I'd at first suggested that Texas' numbers might simply be underreported, but a commenter referred me to this 2005 study (pdf) by the UC-Irvine Institute on Evidence Based Corrections that purported to make apples-to-apples comparisons of recidivism between California, Texas and other large states. On page four of that report, graphs show Texas with half California's new-conviction rate, and about a 40% lower re-arrest rate.
That seems to confirm Texas statistics relative to other states are likely accurate. If so, we should be looking for reasons why the rates are lower, not to debunk the premise. Indeed, I may have posed the wrong question, failing to grasp all the assumptions that underly how we view recidivism rates. Possibly the question shouldn't be why are Texas' rates so low, but are low recidivism rates a good thing?
That sounds counterintuitive - under TDCJ's definition, recidivism means formerly incarcerated people either violate parole or commit new crimes. We don't want that, right? So how is it possible that higher recidivism rates might actually be a sign of a healthier system? Here's an insightful hypothesis from an anonymous Grits commenter:
My guess would be that Texas is putting a lot of low level people in prison who aren't really crooks and don't need to be there. Since many weren't actually bad guys to begin with, when they get out fewer re-offend. Just a guess.Good guess! Michael Connelly, an academic who blogs at Corrections Sentencing, agreed that this could explain the numbers, and noted that Oklahoma's re-incarceration rates are similar to Texas'. Said Michael:
One way to check would be to look at the LSI-R scores of the recidivists or to take a cohort of releasees and do a survival analysis of them by low, medium, and high LSI-R scores. In OK, the numbers are telling, roughly 3/4ths of the "low" are still out 3 years later while only about 7% of the "high" are. It would make a good study.Okay, now we're getting somewhere - an hypothesis and a suggested methodology for testing it. I love Grits commenters!! :-) LSI-R scores are a risk categorization tool developed by community supervision experts to help weigh public safety risks that must be managed by probation and parole departments.
Michael's right that would be a fascinating study. If Texas' breakdown was similar to Oklahoma's that would likely explain the disparity, but it wouldn't mean we're doing something right - it would mean Texas overincarcerates low-risk offenders who probably weren't going to re-offend in up to 3/4 of the cases.
Data presented in response to this post suggest at least two factors contribute to Texas' lower recidivism rates compared with California and the national average: overincarceration of low-risk offenders, and more Texas' prisoners serving their full sentence than being released on parole. About half of California's re-incarcerations stem from parole revocations, but as the UC-Irvine study pointed out,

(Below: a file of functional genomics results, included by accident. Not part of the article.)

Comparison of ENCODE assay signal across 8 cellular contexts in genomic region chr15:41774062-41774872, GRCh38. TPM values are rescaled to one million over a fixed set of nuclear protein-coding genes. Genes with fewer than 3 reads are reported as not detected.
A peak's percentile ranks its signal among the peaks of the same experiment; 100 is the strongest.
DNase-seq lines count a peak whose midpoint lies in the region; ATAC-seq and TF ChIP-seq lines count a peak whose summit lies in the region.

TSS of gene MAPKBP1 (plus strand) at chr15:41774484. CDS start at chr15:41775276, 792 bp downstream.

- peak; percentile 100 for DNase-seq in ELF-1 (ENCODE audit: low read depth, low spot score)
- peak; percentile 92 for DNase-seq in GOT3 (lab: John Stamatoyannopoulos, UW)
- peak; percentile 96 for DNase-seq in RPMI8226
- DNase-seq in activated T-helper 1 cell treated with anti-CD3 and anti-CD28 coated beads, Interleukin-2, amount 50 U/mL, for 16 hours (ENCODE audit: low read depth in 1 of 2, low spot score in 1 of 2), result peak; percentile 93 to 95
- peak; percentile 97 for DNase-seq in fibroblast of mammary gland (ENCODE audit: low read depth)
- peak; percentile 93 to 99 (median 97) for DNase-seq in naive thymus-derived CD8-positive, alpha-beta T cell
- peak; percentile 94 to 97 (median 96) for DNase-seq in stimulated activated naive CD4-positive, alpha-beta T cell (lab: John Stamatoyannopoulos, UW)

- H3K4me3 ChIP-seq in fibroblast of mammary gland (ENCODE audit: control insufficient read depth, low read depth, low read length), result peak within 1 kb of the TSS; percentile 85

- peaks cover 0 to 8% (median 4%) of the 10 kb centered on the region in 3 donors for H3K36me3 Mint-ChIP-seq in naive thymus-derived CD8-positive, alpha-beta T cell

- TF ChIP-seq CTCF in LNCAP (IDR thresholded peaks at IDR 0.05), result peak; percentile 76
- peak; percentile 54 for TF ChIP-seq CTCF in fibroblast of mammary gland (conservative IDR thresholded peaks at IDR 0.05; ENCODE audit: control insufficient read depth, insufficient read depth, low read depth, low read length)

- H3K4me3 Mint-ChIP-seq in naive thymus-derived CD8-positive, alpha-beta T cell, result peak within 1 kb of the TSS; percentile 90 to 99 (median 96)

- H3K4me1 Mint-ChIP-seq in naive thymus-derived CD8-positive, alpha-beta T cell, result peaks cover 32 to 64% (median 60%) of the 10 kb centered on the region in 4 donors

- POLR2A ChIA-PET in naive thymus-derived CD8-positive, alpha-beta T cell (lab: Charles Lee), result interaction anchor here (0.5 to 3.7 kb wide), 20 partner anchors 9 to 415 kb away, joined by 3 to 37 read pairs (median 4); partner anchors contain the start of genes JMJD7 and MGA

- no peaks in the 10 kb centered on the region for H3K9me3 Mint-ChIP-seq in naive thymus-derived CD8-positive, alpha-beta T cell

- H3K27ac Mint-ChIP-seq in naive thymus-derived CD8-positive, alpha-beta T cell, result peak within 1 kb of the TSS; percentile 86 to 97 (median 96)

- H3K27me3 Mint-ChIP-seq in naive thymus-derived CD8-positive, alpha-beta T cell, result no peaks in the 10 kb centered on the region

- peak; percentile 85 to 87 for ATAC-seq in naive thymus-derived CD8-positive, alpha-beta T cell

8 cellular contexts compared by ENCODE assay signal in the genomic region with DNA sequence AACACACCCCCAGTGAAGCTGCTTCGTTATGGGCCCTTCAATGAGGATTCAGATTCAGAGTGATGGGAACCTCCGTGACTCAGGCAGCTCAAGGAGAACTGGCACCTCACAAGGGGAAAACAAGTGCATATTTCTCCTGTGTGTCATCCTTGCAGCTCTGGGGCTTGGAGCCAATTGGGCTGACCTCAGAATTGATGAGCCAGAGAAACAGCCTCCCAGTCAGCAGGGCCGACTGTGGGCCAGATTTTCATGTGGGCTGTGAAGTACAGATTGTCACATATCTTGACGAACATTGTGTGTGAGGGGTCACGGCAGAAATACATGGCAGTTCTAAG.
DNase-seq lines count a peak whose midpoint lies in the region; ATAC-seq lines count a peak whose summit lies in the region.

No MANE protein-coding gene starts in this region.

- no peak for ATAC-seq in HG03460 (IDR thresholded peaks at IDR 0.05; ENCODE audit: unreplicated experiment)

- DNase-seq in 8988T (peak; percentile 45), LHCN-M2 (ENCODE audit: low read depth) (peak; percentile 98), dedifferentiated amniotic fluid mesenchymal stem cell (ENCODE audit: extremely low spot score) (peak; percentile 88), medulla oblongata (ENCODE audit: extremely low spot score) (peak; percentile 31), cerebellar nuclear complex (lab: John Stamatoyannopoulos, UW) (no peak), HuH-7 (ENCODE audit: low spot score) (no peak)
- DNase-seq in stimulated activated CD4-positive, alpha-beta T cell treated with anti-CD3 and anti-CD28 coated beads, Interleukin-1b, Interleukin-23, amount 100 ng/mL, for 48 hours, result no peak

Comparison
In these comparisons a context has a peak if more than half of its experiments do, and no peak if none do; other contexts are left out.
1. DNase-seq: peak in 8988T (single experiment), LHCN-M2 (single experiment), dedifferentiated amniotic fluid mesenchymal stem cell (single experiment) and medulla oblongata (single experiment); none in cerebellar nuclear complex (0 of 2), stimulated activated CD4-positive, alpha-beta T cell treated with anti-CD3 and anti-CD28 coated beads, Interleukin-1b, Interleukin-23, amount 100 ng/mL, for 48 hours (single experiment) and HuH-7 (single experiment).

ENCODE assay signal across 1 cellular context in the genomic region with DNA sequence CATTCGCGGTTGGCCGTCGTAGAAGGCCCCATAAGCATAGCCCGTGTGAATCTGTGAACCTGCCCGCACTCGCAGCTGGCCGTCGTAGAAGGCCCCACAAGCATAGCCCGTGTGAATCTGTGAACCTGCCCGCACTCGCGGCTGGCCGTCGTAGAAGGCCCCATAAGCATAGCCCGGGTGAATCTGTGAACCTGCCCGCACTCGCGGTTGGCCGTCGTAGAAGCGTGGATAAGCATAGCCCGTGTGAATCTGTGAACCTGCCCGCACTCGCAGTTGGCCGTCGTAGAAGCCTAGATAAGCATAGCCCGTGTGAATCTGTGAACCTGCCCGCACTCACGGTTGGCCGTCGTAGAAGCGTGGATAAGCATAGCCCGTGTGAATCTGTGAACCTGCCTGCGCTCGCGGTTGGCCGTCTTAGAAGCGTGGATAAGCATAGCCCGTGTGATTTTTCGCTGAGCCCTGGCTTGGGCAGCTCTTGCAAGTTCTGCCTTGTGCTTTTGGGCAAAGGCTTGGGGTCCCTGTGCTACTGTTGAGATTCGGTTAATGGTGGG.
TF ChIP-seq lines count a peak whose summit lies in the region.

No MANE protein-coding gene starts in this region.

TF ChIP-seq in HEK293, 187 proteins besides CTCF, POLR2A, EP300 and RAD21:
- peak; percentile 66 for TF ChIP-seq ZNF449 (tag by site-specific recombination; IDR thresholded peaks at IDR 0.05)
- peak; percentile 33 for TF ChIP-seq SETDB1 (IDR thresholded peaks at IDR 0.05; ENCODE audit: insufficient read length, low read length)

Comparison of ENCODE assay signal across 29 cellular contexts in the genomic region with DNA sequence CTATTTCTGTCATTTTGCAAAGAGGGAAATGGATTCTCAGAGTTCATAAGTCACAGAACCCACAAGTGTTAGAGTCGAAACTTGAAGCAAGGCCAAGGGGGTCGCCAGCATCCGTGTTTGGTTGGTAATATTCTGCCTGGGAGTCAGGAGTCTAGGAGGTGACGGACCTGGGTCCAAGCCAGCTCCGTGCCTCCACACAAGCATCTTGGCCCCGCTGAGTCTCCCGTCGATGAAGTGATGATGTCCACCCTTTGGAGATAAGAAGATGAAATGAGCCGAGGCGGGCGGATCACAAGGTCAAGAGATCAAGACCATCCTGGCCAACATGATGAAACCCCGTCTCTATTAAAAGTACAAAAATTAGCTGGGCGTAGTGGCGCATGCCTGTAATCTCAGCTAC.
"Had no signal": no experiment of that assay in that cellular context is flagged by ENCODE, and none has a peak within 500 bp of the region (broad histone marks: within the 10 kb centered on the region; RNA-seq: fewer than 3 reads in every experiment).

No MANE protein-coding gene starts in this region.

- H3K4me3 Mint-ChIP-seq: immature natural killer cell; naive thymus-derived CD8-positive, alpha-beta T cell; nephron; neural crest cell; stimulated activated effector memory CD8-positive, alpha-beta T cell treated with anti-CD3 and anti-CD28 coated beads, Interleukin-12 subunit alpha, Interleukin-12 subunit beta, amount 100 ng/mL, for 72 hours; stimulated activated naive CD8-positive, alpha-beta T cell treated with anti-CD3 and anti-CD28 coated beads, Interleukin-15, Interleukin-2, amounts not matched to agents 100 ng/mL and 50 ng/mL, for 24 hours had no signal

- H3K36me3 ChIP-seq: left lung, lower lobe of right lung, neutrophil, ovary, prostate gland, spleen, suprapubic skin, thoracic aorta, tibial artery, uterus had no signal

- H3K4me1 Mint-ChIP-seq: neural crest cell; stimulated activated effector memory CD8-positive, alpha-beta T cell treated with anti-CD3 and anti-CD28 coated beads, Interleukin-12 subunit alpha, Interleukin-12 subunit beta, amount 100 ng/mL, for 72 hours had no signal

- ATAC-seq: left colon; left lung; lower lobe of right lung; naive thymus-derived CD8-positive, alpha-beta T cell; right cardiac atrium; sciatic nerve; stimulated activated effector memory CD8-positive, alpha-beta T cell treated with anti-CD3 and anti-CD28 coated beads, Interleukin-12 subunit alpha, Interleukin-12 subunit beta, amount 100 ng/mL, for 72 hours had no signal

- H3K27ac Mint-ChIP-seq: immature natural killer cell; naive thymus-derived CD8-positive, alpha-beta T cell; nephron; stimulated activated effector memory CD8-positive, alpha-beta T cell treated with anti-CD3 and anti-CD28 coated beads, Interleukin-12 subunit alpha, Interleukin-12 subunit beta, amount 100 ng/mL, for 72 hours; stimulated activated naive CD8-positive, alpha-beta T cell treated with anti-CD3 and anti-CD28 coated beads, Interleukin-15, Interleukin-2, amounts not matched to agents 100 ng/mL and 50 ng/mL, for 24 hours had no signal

If someone isn’t on parole supervision, they can’t be violated for technical parole violations. The fact that nearly all California prisoners report to parole agents partially explains our high technical violation rates.In Texas, though, according to this Urban Institute study an emailer pointed me to, most state jail felons serve their full term and are released without any supervision. (The max penalty for a state jail felony is 2 years incarceration, and those offenders cannot be paroled.) Said the Urban Institute:
most (84 percent) state prisoners are subject to postrelease supervision, compared with less than 3 percent of confinees [state jail offenders].So a large number of prisoners - mostly low-level drug and property offenders - go unsupervised upon release in Texas, while California supervises nearly everyone they release. Since Texas state jail felons aren't being supervised, they can't be revoked, but I'm not sure that means the public is any safer. It begs the question, would it improve public safety if they were incarcerated less and supervised more intensively during a re-entry period?
I don't know the answer, but it's an interesting question. The conservative Texas Public Policy Foundation has called for giving state jail felons parole in part for this reason.
What else might explain the difference? I think California's famous Prop 36, or the "Substance Abuse and Crime Prevention Act" of 2000, might be a big factor. That law mandated community supervision and drug treatment instead of incarceration for low-level drug offenders. Not only has it saved Califonia money, it dramatically reduced the number of low-level drug offenders entering prison in the first place.
To complete the loop, if we assume many Prop 36 offenders would reside in the low-level LSI-R risk categories, anyway, they're likely among the class of offenders who, when incarcerated in Oklahoma, did not reoffend 3/4 of the time.
So are low recidivism rates necessarily a good thing if they mean we're incarcerating low-level offenders who would be unlikely to re-offend whether they went to prison or not? Is that best for the taxpayers and public safety, especially if truly violent offenders must be released to house them? By that analysis, a system that supervises more low-level offenders in the community may increase recidivism rates, but only because we'd be reserving prison for the real bad guys, not simply people struggling with addiction.
I don't know if this analysis is correct: I'm merely exploring the question, here, with the help of Grits commenters, and obviously there are a number of variables to consider. But before now I've only ever considered higher recidivism rates a bad thing. This discussion makes me think the matter is really a lot more complex than that simple construction would lead us to believe.
Thanks, Grits commenters, for the great information. And let me know what you think of this new open-sourced hypothesis.